# Section 5.4: Hierarchical Regression Explanation, Assumptions, Interpretation, and Write Up

Learning Objectives

At the end of this section you should be able to answer the following questions:

- Explain how hierarchical regression differs from multiple regression.
- Discuss where you would use “control variables” in a hierarchical regression analyses.

**Hierarchical Regression Explanation and Assumptions**

Hierarchical regression is a type of regression model in which the predictors are entered in blocks. Each block represents one step (or model). The order (or which predictor goes into which block) to enter predictors into the model is decided by the researcher, but should always be based on theory.

The first block entered into a hierarchical regression can include “control variables,” which are variables that we want to hold constant. In a sense, researchers want to account for the variability of the control variables by removing it before analysing the relationship between the predictors and the outcome.

The example research question is “what is the effect of perceived stress on physical illness, after controlling for age and gender?”. To answer this research question, we will need two blocks. One with age and gender, then the next block including perceived stress.

It is important to note that the assumptions for hierarchical regression are the same as those covered for simple or basic multiple regression. You may wish to go back to the section on multiple regression assumptions if you can’t remember the assumptions or want to check them out before progressing through the chapter.

**Hierarchical Regression Interpretation**

PowerPoint: Hierarchical Regression

For this example, please click on the link for Chapter Five – Hierarchical Regression below. You will find 4 slides that we will be referring to for the rest of this section.

For this test, the statistical program used was Jamovi, which is freely available to use. The first two slides show the steps to get produce the results. The third slide shows the output with any highlighting. You might want to think about what you have already learned, to see if you can work out the important elements of this output.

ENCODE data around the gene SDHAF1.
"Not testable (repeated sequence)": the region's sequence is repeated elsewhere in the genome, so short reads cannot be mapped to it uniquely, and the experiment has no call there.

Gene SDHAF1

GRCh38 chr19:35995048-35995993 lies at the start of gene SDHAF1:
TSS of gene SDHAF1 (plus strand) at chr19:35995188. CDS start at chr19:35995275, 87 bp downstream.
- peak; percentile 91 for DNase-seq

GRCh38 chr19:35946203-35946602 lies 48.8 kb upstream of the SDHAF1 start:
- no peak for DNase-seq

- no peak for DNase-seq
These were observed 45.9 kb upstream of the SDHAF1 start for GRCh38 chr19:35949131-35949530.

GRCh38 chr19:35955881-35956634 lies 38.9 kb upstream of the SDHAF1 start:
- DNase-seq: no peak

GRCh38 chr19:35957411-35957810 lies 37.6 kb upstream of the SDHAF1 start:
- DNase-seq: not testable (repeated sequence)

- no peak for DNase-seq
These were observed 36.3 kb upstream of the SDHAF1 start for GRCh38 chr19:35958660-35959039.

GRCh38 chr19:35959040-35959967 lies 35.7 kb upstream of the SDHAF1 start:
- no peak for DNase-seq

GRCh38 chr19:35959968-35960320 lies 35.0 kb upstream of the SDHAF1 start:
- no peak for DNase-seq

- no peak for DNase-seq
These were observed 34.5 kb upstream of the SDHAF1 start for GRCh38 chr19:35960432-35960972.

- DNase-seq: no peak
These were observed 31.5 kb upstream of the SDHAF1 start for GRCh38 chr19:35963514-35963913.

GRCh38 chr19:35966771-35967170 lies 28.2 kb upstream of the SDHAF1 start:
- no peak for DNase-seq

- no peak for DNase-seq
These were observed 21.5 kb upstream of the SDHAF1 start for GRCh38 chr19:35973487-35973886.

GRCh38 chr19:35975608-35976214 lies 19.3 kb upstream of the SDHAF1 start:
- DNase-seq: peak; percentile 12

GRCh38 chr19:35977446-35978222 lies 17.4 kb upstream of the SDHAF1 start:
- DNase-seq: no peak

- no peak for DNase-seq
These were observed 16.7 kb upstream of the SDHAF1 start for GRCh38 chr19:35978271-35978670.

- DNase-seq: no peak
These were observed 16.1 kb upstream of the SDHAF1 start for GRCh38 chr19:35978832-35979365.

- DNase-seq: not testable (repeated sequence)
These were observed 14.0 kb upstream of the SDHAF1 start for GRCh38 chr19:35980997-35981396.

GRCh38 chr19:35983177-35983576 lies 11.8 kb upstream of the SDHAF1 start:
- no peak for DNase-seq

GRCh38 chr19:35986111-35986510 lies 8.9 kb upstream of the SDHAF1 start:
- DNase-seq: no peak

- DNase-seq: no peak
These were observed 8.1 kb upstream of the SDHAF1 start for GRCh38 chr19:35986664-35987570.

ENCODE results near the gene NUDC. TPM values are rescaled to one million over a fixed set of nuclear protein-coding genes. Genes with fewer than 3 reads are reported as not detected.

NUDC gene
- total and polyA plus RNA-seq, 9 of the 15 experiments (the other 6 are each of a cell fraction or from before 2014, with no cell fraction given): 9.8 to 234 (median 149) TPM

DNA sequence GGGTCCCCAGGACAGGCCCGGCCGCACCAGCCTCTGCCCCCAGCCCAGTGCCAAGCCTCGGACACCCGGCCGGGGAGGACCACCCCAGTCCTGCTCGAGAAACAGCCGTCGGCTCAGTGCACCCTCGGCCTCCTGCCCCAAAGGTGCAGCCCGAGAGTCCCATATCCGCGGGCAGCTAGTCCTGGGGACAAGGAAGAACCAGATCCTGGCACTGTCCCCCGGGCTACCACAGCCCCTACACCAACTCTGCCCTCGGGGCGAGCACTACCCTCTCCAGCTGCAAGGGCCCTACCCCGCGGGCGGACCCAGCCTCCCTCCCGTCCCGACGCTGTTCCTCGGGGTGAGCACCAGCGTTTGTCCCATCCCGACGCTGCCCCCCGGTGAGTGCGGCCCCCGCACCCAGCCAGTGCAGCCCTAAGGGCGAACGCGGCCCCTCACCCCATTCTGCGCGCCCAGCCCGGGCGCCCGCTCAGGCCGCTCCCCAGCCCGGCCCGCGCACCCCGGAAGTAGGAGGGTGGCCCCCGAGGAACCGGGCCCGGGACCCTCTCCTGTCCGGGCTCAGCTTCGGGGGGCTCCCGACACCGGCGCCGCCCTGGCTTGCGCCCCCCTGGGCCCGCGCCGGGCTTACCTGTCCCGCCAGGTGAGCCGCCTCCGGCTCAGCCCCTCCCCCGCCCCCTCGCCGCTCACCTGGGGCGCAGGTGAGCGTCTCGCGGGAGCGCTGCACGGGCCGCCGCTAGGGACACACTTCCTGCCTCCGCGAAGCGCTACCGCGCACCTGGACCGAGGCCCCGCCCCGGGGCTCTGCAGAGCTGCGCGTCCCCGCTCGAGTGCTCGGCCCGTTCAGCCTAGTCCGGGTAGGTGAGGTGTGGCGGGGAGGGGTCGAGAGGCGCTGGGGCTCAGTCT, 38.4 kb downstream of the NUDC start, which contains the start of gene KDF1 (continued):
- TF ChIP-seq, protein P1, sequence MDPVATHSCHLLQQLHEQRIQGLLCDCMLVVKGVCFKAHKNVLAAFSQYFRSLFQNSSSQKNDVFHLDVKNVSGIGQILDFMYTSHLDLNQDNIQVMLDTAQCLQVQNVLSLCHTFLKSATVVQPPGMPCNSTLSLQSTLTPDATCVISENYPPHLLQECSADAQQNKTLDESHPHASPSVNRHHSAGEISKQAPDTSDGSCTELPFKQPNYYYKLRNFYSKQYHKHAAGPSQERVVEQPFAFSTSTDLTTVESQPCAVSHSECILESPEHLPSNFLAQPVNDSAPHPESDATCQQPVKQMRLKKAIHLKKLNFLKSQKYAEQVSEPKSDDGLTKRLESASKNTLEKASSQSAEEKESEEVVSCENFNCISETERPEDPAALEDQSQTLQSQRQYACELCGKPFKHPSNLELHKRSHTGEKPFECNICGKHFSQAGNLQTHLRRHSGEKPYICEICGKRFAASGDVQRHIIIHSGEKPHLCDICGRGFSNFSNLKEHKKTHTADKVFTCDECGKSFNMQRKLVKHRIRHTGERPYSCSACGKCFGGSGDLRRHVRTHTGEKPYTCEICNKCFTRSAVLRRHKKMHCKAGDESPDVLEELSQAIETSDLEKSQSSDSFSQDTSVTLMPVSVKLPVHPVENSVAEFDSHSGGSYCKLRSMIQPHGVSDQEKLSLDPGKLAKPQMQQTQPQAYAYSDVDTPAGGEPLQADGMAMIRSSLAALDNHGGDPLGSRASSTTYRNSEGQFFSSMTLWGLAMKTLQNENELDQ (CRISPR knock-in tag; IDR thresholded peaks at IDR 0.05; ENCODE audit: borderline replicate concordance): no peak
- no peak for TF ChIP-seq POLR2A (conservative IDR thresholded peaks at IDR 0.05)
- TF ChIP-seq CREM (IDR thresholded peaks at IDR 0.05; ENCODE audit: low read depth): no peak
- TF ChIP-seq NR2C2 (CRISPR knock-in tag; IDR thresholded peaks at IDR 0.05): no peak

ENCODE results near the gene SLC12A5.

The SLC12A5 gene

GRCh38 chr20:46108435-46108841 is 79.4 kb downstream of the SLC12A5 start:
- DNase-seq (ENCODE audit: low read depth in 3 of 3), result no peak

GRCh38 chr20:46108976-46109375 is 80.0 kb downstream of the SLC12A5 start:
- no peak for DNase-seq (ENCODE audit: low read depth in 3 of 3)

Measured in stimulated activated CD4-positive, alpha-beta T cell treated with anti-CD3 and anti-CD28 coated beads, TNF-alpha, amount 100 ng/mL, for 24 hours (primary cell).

Slide 2 shows the overall model statistics. The first model, with only age and gender, can be seen circled in red. This model is obviously significant. The second model (circled in green) includes age, gender, and perceived stress. As you can see, the F statistic is larger for the second model. However, does this mean it is significantly larger?

To answer this question, we will need to look at the model change statistics on Slide 3. The R value for model 1 can be seen here circled in red as .202. This model explains approximately 4% of the variance in physical illness. The R value for model 2 is circled in green, and explains a more sizeable part of the variance, about 25%.

The significance of the change in the model can be seen in blue on Slide 3. The information you are looking at is the R squared change, the F statistic change, and the statistical significance of this change.

On Slide 4, you can examine the role of each individual independent variable on the dependant variable. For model one, as circled in red, age and gender are both significantly associated with physical illness. In this case, age is negatively associated (i.e. the younger you are, the more likely you are to be healthy), and gender is positively associated (in this case being female is more likely to result in more physical illness). For model 2, gender is still positively associated and now perceived stress is also positively associated. However, age is no longer significantly associated with physical illness following the introduction of perceived stress. Possibly this is because older persons are experiencing less life stress than younger persons.

**Hierarchical Regression Write Up**

An example write up of a hierarchal regression analysis is seen below:

In order to test the predictions, a hierarchical multiple regression was conducted, with two blocks of variables. The first block included age and gender (0 = male, 1 = female) as the predictors, with difficulties in physical illness as the dependant variable. In block two, levels of perceived stress was also included as the predictor variable, with difficulties in perceived stress as the dependant variable.

Overall, the results showed that the first model was significant *F*(2,364) = 7.75, *p*= .001, *R**2*=.04. Both age and gender were significantly associated with perceived life stress (*b*=-0.14, *t*= -2.78, *p*= .006, and *b*=.14, *t*= 2.70, *p*= .007, respectively). The second model (*F*(3,363) = 39.61, *p*< .001, *R**2*=.25), which included physical illness (*b*=0.47, *t*= 9.96, *p*< .001) showed significant improvement from the first model ∆*F*(1,363) = 99.13, *p*< .001,* ∆R**2*=.21, , Overall, when age and location of participants were included in the model, the variables explained 8.6% of the variance, with the final model, including physical illness accounted for 24.7% of the variance, with model one and two representing a small, and large effect size, respectively.